New Concept Considered For Union Station Re-Vamp: Above-Grade Concourse

Metro will study an above-grade concourse as part of its LinkUS project. Image via Metro
Metro will study an above-grade concourse as part of its LinkUS project. Image via Metro

The estimated $2.75 billion LinkUS project is planned to convert Union Station from a stub-end station to a run-through station. Run-through tracks would decrease delays, increase capacity, and get Union Station ready for future West Santa Ana Branch light rail and California high-speed rail. LinkUS would significantly expand today’s current underground concourse hallway that riders use to access the Gold Line, Metrolink, and Amtrak.

In March, the Metro board approved track alignments and a funding increase for LinkUS studies currently underway.

At today’s Metro board Planning and Programming Committee, Metro staff introduced a new concept under consideration: an above-grade concourse. The above-grade concourse would be circular, with escalators and stairs down to train platforms.

In earlier versions of LinkUS and the Union Station Master Plan, the current concourse corridor would have been greatly expanded, but would remain beneath railway tracks. Metro’s LinkUS environmental studies underway will evaluate both above and below-grade concourses.

Metro's preliminary comparison between above- and below-grade concourse for Union Station. Image via Metro staff report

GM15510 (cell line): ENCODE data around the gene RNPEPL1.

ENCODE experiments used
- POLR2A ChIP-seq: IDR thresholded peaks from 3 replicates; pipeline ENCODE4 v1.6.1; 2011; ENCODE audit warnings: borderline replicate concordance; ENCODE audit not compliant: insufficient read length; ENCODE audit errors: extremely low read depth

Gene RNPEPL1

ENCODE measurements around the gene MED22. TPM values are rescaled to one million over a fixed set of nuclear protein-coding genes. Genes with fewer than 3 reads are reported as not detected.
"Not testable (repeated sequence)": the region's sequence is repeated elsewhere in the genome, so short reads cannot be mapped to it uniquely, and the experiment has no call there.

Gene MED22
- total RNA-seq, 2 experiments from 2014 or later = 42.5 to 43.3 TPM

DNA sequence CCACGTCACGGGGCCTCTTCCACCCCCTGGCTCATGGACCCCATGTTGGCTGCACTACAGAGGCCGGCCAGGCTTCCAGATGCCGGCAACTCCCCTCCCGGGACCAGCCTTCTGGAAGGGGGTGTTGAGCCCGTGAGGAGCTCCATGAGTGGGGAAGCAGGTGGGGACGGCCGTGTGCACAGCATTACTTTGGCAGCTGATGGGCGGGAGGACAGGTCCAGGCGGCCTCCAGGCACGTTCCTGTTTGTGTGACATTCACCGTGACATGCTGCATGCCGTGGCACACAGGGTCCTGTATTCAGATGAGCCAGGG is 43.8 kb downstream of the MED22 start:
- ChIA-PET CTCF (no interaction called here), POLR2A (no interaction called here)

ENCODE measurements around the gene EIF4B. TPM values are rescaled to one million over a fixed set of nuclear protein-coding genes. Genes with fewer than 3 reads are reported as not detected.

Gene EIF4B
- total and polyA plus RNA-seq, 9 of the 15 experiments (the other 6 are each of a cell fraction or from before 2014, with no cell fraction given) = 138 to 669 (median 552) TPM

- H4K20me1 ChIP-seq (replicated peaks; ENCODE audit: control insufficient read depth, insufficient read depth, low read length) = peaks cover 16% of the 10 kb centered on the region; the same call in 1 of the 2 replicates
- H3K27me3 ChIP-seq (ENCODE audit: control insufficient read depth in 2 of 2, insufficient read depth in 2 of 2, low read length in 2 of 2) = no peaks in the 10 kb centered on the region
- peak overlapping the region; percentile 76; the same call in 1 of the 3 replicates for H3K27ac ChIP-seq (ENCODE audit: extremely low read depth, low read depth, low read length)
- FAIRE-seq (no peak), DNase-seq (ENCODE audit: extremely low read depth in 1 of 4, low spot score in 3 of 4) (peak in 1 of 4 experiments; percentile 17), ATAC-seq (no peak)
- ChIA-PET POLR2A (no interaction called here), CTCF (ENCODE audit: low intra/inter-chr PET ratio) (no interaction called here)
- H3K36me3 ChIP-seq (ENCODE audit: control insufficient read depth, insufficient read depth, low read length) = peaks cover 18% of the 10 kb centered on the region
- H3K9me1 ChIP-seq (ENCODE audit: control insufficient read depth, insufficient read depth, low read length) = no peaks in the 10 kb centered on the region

Metro’s preliminary comparison between an above- and below-grade concourse for Union Station. Image via Metro staff report

Preliminarily, the below-ground concourse appears to be advantageous for passenger convenience, transit-oriented development, and operations costs. The above-ground concourse appears better for construction costs, views, and constructability, including minimizing construction impacts to current rail operations.

In addition to the new concourse concepts, Metro staff reported on two additional aspects of the LinkUS project:

  • Transit-Oriented Joint Development: In October 2017, Metro expects to release a Request for Information/Qualifications/Proposals (RFI/Q/P) to clarify how LinkUS could potentially proceed with additional private development onsite at Union Station. Planning station improvements at the same time as new adjacent development would allow for stronger transit connections.
  • Active Transportation: The LinkUS study is evaluating possible bike/walk connections between Union Station and the planned L.A. River multi-use path.

Metro will continue to refine plans for LinkUS via its environmental studies underway. Metro staff expect to finalize the studies and project design through Fall 2018, when the board is expected to approve a preferred project alternative.

Readers, what do you think of the new concourse concept? Would you prefer a cheaper, quicker elevated concourse with great views? Or a larger, more expensive underground concourse, with more convenient transit connections?